Friday, December 6th 6PM
Neighborhood Preservation Center, 232 East 11th Street New York, NY 10003.

42nd Street-StacksThe plan to remove millions of books from the New York Public Library’s century old building at 42nd Street and 5th Avenue has caused an outcry from writers and scholars, but less has been said about the book stacks that will be destroyed once the books are gone. This construction of steel and iron is the innovation at the core of the library’s ingenious organizational scheme. Its efficient beauty is as much a part of the building as the marble walls that enclose it. The design of the library involved Carrère & Hastings in a spirited, open competition. Its construction enmeshed the architects in a complex collaboration with a varied cast including a celebrated surgeon, an unsung engineer, and a New Jersey foundryman. This process stands in stark contrast to the secrecy with which NYPL has developed the radical alteration it now proposes.  Architect and author Charles Warren will discuss the history and construction of the stacks and the reasons they should remain at the center of one of New York’s most celebrated civic buildings.


Charles D. Warren is a member of the Committee to Save the New York Public Library and principal of the Manhattan firm, Charles Warren Architect. He is the co-author of the two-volume monograph, Carrère & Hastings Architects and author of other books and essays on architecture and town planning.

FREE but Space is limited!!
Please RSVP to [email protected]

Posted Under: lecture, Program & Events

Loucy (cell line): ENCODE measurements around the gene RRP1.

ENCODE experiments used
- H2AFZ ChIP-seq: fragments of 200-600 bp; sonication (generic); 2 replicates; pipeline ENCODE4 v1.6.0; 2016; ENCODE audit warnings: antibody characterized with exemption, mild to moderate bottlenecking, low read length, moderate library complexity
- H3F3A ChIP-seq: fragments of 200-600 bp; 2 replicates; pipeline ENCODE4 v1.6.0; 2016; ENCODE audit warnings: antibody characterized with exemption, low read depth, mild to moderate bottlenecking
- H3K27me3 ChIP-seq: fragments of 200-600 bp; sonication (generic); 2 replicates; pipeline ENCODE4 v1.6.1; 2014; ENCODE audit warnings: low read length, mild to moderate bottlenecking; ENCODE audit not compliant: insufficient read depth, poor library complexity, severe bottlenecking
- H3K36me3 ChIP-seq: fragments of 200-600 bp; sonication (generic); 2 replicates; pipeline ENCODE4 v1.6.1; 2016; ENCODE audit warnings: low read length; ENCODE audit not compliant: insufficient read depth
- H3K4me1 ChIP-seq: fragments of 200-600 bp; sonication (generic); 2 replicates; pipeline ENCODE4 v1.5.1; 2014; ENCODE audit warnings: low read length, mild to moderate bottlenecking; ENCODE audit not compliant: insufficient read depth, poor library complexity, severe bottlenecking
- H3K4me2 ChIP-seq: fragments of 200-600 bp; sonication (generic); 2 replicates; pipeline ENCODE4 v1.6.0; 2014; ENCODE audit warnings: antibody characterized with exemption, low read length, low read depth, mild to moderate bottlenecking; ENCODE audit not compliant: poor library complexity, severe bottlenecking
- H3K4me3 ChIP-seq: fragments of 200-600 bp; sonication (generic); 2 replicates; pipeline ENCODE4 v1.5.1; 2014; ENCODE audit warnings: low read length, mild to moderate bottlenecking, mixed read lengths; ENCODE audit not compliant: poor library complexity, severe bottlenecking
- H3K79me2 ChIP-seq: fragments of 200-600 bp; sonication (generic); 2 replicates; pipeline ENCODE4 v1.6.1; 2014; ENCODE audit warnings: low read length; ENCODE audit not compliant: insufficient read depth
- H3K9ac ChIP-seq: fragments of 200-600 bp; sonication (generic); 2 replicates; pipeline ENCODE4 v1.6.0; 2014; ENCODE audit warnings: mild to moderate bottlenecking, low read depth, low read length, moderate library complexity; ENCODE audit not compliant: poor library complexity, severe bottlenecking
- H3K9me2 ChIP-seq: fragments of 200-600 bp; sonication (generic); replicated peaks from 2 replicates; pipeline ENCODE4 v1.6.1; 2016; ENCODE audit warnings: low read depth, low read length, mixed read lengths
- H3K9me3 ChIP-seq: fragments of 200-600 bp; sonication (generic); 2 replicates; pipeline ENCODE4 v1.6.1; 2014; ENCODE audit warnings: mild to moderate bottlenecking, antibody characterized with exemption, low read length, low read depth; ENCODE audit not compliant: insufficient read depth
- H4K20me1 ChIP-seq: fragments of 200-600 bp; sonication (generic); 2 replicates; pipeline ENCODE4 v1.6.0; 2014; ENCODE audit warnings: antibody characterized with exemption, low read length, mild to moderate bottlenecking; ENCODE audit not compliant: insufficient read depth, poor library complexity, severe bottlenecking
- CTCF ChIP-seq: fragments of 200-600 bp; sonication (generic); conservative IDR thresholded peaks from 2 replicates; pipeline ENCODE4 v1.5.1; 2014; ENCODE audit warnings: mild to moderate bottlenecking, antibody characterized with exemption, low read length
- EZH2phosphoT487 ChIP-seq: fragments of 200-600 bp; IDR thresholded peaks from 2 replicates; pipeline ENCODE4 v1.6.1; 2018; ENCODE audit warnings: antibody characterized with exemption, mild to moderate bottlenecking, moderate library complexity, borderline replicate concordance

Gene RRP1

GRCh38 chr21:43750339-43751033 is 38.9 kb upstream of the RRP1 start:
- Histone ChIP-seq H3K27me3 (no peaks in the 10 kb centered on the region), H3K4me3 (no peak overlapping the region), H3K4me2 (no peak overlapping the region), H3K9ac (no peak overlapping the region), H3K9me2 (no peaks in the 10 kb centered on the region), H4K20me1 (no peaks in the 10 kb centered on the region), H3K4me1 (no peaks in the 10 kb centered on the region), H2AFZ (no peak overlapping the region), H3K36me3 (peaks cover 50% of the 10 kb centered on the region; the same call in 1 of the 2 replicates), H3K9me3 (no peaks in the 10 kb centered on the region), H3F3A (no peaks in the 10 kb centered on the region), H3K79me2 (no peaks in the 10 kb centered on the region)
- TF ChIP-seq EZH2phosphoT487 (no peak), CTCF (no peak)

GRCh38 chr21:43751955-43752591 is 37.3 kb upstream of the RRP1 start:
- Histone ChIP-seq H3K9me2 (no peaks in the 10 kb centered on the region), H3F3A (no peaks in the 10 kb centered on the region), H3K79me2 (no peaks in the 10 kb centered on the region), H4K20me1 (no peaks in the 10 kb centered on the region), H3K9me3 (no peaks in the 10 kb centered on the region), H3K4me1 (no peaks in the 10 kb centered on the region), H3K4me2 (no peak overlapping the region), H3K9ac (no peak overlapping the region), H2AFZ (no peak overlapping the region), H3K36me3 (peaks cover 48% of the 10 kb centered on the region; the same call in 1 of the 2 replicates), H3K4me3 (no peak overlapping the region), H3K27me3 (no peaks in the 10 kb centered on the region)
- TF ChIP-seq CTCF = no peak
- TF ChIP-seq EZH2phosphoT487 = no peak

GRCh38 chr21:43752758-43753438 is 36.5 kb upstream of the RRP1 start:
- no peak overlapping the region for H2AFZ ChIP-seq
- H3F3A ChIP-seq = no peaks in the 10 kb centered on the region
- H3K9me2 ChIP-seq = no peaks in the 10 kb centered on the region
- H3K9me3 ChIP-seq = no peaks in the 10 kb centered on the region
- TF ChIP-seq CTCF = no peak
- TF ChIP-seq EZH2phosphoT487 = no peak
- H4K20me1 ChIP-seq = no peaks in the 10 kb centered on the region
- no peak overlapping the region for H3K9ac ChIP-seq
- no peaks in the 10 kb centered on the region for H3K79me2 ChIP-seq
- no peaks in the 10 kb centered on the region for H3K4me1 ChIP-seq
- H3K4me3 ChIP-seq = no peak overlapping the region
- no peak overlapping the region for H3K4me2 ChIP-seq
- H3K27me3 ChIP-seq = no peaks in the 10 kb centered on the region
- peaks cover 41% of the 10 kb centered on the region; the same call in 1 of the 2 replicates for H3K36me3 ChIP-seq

1. Converting a major research library into a teen center? True for all libraries in the northeast with rare exceptions of a few, very few college and university libraries. Comment of some students of “higher education” is that “their” libraries should not be used by anyone who hasn’t paid their top dollar tuition. And they’re deassessioning half of their collections in order to create teen meeting spaces, as is the New York Public Library? You let it be killed, well, then it’s gone forever. But I guess you’ve already lost that battle. Will the building be draped in black to mark its passing?

  2. The entire renovation plan for the NYPL, including destroying the stacks and selling off library real estate is a disaster. In this age of sequester, limited resources and educational opportunities, the libraries should be expanding, not contracting. Every “renovation” I have seen (including the Ottendorf) has been a disaster – depriving people of books, and support staff, destroying elegant space, and replacing it with limited electronic resources that are often broken. I do not argue the need for renovation and updates in many NYPL branches, but the master plan so far has been a huge step backwards, not forwards, in serving the needs of New Yorkers. And the 42nd Street Library, the “jewel in the crown” should stay exactly as it is – a beacon of what a really good, functioning, elegant, welcome repository of learning and discovery can be.

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